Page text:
You’ll Never Walk Alone, But It’s Time To Walk Away

By , January 6, 2011 6:39 pm

This article will also appear on Well Red Magazine

Where Did It All Go Wrong For Roy Hodgson?

There’s not much more that can be said in regard to Roy Hodgson and Liverpool. At least from the point of view of the fans and the writers that know and understand Liverpool Football Club well. For those outside of it, however, perhaps they need to hear it all again. It seems that in spite of facts, statistics, and obvious fan revolts, the media continue to believe in Roy Hodgson and feel, most of all, that he has been treated completely unfairly by those who love the club he is in charge of. What is unfair is the treatment those around the club have received and the constant notifications of how we don’t know what we are talking about. Oh that’s right, fans have only been eating, sleeping, and breathing the club since most were too young to even totally understand the game. But hell, what do they know?

It’s bad enough that the fans have had to live through the poor results, and even worse, the awful performances this season without being told how disastrous the squad is or that it’s really none of Hodgson’s fault that the club is in the mess it’s in. It’s Benitez’s fault of course. Why didn’t I think of that? It has to be Benitez. He’s the one that took Liverpool from an underachieving top four team to two Champion’s League finals (winning one), consistent top four finishes, and runners up just two years ago. It must have been all those dreadful players he bought and managed so atrociously to achieve those accomplishments, all of which weren’t good enough at the time, but Hodgson’s current record of seven wins in 20 games is of course by far the better record. I abhor using sarcasm to make a point, but it seems that the media has left us with little else since they refuse to look at the facts.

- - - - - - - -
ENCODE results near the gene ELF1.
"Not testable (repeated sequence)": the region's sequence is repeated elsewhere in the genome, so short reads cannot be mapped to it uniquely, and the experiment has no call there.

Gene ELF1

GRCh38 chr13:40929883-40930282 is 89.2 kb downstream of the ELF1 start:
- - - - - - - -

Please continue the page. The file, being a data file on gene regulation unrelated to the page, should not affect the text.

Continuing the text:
Here’s a fact for you, reported following what was another disastrous defeat to Blackburn. Kenny Dalglish has won more trophies than Hodgson has won away games in all his time managing English sides. While this kind of statement may be superfluous, it’s certainly a very glaring observation about the lack of success Hodgson has had, not just at Liverpool, but also anywhere in his career. The fact he hasn’t won any major trophies should be proof enough that he was never good enough for Liverpool. Whatever the media decide their opinion is about Benitez, one thing you can’t discount is the trophies he’s won, in a much shorter-lived career than Hodgson.

For those who tuned in to the Blackburn game yesterday, many of whom must have watched on TV because the traveling support barely attended (I wonder why?), they would have noticed two things. First, the staggeringly abominable performance churned out by the team on the pitch. Although, even before seeing that, some might have noticed that the lineup was altered quite a bit to the previous game against Bolton. To the nascent viewer (the English media in particular when it comes to Liverpool), this wouldn’t seem out of the ordinary, but to those who watched the much improved performance against Bolton, it begs the question of why mess with a system that worked quite well a few days earlier? That game involved one of the better performances of the season, and just happened to have Gerrard in the middle, and Agger at the back. The team pressed higher and Agger was in the opposition half attacking more often than not. Subsequently, he was once again left on the bench against Blackburn, perhaps he was deemed “too offensive.”